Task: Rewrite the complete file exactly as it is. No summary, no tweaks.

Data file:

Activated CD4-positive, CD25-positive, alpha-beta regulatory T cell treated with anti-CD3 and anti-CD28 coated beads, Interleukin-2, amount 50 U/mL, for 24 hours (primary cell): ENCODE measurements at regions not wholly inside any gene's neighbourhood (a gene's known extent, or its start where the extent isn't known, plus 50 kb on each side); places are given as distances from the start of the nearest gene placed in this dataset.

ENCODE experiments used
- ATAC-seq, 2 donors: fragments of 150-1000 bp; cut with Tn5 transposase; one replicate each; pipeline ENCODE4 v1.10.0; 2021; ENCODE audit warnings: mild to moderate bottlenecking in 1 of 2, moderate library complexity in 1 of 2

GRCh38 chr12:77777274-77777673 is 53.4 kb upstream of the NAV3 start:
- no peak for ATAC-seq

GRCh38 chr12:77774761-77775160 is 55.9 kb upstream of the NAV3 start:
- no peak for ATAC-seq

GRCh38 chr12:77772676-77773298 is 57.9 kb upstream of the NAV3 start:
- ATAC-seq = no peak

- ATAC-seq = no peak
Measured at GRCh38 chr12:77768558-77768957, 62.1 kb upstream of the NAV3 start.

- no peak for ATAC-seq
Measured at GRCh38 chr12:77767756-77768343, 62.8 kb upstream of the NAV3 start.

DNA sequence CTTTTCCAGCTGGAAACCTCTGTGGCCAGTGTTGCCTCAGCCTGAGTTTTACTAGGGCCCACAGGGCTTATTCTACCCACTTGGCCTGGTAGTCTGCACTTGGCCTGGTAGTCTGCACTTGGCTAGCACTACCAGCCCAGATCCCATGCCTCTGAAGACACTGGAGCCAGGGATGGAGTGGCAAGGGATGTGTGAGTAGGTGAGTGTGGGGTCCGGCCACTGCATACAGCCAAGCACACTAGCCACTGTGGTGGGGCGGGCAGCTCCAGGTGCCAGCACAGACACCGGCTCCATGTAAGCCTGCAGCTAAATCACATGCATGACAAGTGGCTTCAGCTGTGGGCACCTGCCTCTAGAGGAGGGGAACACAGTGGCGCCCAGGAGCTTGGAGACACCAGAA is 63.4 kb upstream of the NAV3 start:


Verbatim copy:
Activated CD4-positive, CD25-positive, alpha-beta regulatory T cell treated with anti-CD3 and anti-CD28 coated beads, Interleukin-2, amount 50 U/mL, for 24 hours (primary cell): ENCODE measurements at regions not wholly inside any gene's neighbourhood (a gene's known extent, or its start where the extent isn't known, plus 50 kb on each side); places are given as distances from the start of the nearest gene placed in this dataset.

ENCODE experiments used
- ATAC-seq, 2 donors: fragments of 150-1000 bp; cut with Tn5 transposase; one replicate each; pipeline ENCODE4 v1.10.0; 2021; ENCODE audit warnings: mild to moderate bottlenecking in 1 of 2, moderate library complexity in 1 of 2

GRCh38 chr12:77777274-77777673 is 53.4 kb upstream of the NAV3 start:
- no peak for ATAC-seq

GRCh38 chr12:77774761-77775160 is 55.9 kb upstream of the NAV3 start:
- no peak for ATAC-seq

GRCh38 chr12:77772676-77773298 is 57.9 kb upstream of the NAV3 start:
- ATAC-seq = no peak

- ATAC-seq = no peak
Measured at GRCh38 chr12:77768558-77768957, 62.1 kb upstream of the NAV3 start.

- no peak for ATAC-seq
Measured at GRCh38 chr12:77767756-77768343, 62.8 kb upstream of the NAV3 start.

DNA sequence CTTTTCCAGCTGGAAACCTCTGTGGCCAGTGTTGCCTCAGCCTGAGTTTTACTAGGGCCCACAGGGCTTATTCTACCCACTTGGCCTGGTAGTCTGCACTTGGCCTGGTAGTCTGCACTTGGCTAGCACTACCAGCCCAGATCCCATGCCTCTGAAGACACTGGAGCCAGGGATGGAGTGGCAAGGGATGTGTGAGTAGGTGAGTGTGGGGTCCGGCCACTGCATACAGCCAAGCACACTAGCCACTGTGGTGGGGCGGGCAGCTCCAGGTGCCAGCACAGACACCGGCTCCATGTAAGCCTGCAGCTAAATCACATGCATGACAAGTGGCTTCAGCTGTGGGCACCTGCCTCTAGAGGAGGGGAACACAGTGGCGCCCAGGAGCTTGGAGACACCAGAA is 63.4 kb upstream of the NAV3 start: